In week of Chautauqua sermons, the Rev. Traci DeVon Blackmon to focus attention on importance of story

Traci DeVon Blackmon

A West African proverb sits at the top of the Rev. Traci DeVon Blackmon’s biographical profile on the United Church of Christ Website: “Until the lion tells the story, the hunter will always be the hero.”

“During my week (of sermons), I will attempt to call attention to the importance of story,” said Blackmon, who is serving as the Week Two chaplain-in-residence on CHQ Assembly. “So much of Jesus’ recorded teachings were done through the reframing of narrative. Currently we are living in a time of social, political, and theological distortion of story. This distortion is amplified through various forms of media.”

Blackmon will preach Sunday, July 5, through Friday, July 10, on the CHQ Assembly Video Platform. On Sunday, July 5, her sermon will be broadcast during the 10:45 a.m. EDT Service of Worship and Sermon. The title for her sermon is “We, Too, Sing Of Freedom.” From Monday, July 6, through Friday, July 10, her sermons will be recorded and broadcast as part of a live 9:15 a.m. EDT morning devotional service. Her sermon titles include “Where Are The Dreamers,” on Monday, July 6; “Story Matters,” on Tuesday, July 7; “Faithful Without Fanfare,” on Wednesday, July 8; “In Defense Of The Ravens,” on Thursday, July 9; and “You Might As Well Throw The Rock” to close the week on Friday, July 10.

“I believe one of the marks of faithful discipleship is as keepers of the story,” she said. “At its core, this is the Bible as we know it, a compilation of sacred story. As people of faith, we are called to preserve a faithful narrative for our generation and generations to come.”

Blackmon is the Associate General Minister of Justice and Local Church Ministries for The United Church of Christ and Senior Pastor of Christ The King United Church of Christ in Florissant, Missouri. At first ordained in the African Methodist Episcopal Church, Blackmon later became ordained in the United Church of Christ and was installed as the first woman pastor in the 162-year history of Christ The King.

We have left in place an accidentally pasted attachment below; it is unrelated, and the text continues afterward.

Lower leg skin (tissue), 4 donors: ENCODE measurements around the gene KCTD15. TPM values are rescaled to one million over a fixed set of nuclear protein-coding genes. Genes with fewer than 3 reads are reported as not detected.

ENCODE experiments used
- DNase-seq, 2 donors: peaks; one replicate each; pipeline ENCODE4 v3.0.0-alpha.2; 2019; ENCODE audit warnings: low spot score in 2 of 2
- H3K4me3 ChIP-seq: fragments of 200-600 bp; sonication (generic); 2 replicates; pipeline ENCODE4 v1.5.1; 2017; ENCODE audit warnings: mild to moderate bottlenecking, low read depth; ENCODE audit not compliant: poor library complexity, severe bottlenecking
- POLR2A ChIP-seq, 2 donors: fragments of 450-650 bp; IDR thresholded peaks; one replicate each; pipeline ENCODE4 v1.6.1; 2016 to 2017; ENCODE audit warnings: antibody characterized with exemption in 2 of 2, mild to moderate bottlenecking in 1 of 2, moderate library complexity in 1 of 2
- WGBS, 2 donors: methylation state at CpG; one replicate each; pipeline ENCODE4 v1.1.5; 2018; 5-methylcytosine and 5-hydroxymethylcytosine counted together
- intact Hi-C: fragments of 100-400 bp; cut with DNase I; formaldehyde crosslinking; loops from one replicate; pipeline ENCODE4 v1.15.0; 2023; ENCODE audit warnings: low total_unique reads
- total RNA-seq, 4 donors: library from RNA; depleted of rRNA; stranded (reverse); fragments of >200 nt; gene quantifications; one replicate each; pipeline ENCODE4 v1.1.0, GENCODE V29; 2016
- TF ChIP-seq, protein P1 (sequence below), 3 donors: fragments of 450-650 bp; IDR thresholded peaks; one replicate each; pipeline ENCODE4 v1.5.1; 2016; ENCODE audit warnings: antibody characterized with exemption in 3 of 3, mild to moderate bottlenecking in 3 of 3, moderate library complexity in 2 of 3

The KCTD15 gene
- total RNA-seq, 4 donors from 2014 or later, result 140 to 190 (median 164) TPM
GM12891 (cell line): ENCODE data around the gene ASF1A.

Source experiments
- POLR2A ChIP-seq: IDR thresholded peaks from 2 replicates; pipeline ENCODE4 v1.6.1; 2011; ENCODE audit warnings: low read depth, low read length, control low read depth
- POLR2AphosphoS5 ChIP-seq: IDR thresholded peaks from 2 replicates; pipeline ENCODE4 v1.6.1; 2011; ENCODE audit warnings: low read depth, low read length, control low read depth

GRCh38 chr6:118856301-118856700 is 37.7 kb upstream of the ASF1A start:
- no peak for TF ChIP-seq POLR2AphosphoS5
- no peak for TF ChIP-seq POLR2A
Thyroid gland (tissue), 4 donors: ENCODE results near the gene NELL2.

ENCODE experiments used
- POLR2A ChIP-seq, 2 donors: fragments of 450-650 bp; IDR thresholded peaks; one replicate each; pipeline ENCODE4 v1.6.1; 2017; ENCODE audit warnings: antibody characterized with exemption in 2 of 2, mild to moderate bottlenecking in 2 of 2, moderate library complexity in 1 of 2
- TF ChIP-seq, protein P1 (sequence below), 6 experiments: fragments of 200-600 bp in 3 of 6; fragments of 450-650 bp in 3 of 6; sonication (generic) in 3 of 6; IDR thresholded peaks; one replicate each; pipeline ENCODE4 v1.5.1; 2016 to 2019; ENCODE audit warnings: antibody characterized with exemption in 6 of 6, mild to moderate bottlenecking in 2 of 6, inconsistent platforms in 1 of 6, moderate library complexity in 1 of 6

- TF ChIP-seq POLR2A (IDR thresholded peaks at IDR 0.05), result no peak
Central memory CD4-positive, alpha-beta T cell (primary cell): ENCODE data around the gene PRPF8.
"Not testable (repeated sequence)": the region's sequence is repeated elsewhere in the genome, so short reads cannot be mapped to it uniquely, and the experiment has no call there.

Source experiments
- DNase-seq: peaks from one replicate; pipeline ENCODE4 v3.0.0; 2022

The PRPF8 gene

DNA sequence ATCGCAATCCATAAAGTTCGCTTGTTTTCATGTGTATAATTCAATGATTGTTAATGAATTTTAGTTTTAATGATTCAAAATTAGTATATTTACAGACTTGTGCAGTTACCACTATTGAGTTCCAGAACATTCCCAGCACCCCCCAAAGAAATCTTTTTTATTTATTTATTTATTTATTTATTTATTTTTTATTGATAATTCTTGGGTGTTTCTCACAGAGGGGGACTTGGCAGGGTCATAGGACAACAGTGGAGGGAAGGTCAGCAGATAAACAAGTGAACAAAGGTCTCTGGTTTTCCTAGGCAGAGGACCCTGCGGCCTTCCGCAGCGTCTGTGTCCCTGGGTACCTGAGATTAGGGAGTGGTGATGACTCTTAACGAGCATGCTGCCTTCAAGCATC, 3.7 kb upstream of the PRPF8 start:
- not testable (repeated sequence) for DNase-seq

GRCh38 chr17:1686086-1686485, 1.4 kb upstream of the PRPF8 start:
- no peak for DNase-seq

A registered nurse for over 25 years, Blackmon earned a Bachelor of Science degree in Nursing from Birmingham – Southern College, and a Master of Divinity degree from Eden Theological Seminary. Throughout her ministry, her work has focused on communal resistance to systemic injustice. Her response in Ferguson to the killing of Michael Brown resulted in national and international recognition; her work is now featured in several Ferguson Uprising documentaries.

Appointed to the Ferguson Commission by then-Governor Jay Nixon and to the President’s Advisory Council on Faith-Based Neighborhood Partnerships for the White House by President Barack Obama, Blackmon is a recipient of the NAACP Rosa Parks Award; The Urban League of St. Louis Woman in Leadership Award; and the National Planned Parenthood Faith Leader Award, among others.

Blackmon co-authored “White Privilege – Let’s Talk,” an adult education curriculum designed to invite members to engage in safe, meaningful, substantive and bold conversations on race for the United Church of Christ. She has toured the nation proclaiming the need for a moral revival in America with the likes of the Rev. William Barber of Moral Mondays and Repairer of the Breach and Sister Simone Campbell of Nuns on the Bus.

Blackmon is listed as one of Ebony Magazine’s 2015 Power 100. She is a graduate of Leadership St. Louis and currently serves on the boards of The Samuel DeWitt Proctor Conference, Chicago Theological Seminary, and WomanPreach! She was named 2017 Citizen of the Year by The St. Louis American and as one of St. Louis’ 100 most influential voices.

This program is made possible by the Mr. and Mrs. William Uhler Follansbee Memorial Chaplaincy and the Robert D. Campbell Memorial Chaplaincy Fund.

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The author Mary Lee Talbot

Mary Lee Talbot writes the recap of the morning worship service. A life-long Chautauquan, she is a Presbyterian minister, author of Chautauqua’s Heart: 100 Years of Beauty and a history of the Chapel of the Good Shepherd. She edited The Streets Where We Live and Shalom Chautauqua. She lives in Chautauqua year-round with her Stabyhoun, Sammi.